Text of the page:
Dozakhanama—Conversations in Hell
By Rabisankar Bal
Translated by Arunava Sinha
Random House India, 535 pages, Rs399.
Saadat Hasan Manto's wife once suggested to him that he stop writing and set up a shop instead. “And what shall I do with the shop inside my head, Begum?... This shop with hundreds of stories. Manto will die if this shop closes down, Begum.”
In Rabisankar Bal’s Dozakhnama, where this conversation appears, the shop of stories is definitely open for business. Bal uses the classic device of a “discovered” manuscript to put Manto, iconic storyteller of our 20th century, into conversation with Mirza Ghalib, iconic poet of our 19th century. The narrator who acquires the manuscript is a Kolkata-based journalist with a literary bent. What we read is meant to be his “translation of Manto’s novel about Mirza Ghalib”. What Bal’s book feels like is two disorderly monologues where the biographical weaves in and out of the fanciful, and the stories never stop.
Both writers led tumultuous lives in difficult times. They shared a love of alcohol, gambling and the kotha (brothel)—though perhaps drinking was considered a greater vice in Ghalib’s time, and the whorehouse in Manto’s. But the aristocratic Ghalib and the determinedly plebeian Manto, one thinks, could not be more different. Where Ghalib saw words as sculpting a route to eternity, Manto’s use of the shop metaphor seems typical. Whether in Bombay selling stories to the film industry, or in Lahore in that unhappy twilight of his life, doing the rounds of newspaper offices in a tonga, producing what the editor needed by writing it right there, Manto’s stories were his currency: kept in his “pocket” and “served hot for instant cash”. Yet Manto may have given himself the most self-aggrandizing epitaph in literary history—comparing his creation of stories to God’s creation of human histories.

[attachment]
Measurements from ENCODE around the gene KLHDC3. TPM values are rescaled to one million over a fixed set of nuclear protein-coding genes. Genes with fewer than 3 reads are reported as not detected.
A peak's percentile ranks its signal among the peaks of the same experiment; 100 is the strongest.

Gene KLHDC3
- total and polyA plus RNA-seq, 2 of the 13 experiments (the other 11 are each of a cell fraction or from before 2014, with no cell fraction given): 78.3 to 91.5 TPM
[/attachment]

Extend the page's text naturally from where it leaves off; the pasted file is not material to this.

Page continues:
Perhaps he was not that different from Ghalib, who thought of himself as the only poet after Amir Khusrau—in Bal’s telling, Ghalib takes the domni Munirabai as the love of his life after she calls him “benazir”, a poet without peer. Both men come across as alternating between hubris and despair, puckishness and melancholy.
Cause for despair is aplenty at the sites of their lives—in Ghalib’s decrepit Delhi, a tottering emperor and his rotting empire, held up by the legs of the East India Company, until the 1857 revolt brings everything tumbling down; and Manto’s cosmopolitan Bombay, teetering on the edge of a precipice, seemingly caught unawares by the collapse, in 1947, of civilization as the city knew it. Bal conceives of their words—and his own—as “the only sure weapon against oblivion”, as Jan Struther’s Mrs Miniver put it during a very different war. And Dozakhnama (in Arunava Sinha’s fluid translation from Bengali) does succeed, to a great extent, in bringing these men and their times vividly into the now.
But this is a great lumbering elephant of a book, with tales that often plod on forever. The Sufi tales and wishful encounters (Ghalib meeting Kabir in Benaras) can be fun. But if you’ve read Manto, Bal’s repetition of his stories can be tiresome. And his constant extrapolation of Manto’s and Ghalib’s views—whorehouses as the only site of true love, marriage as its graveyard—feels dated and didactic. Sometimes stories are best left alone.
Published in Mint Lounge.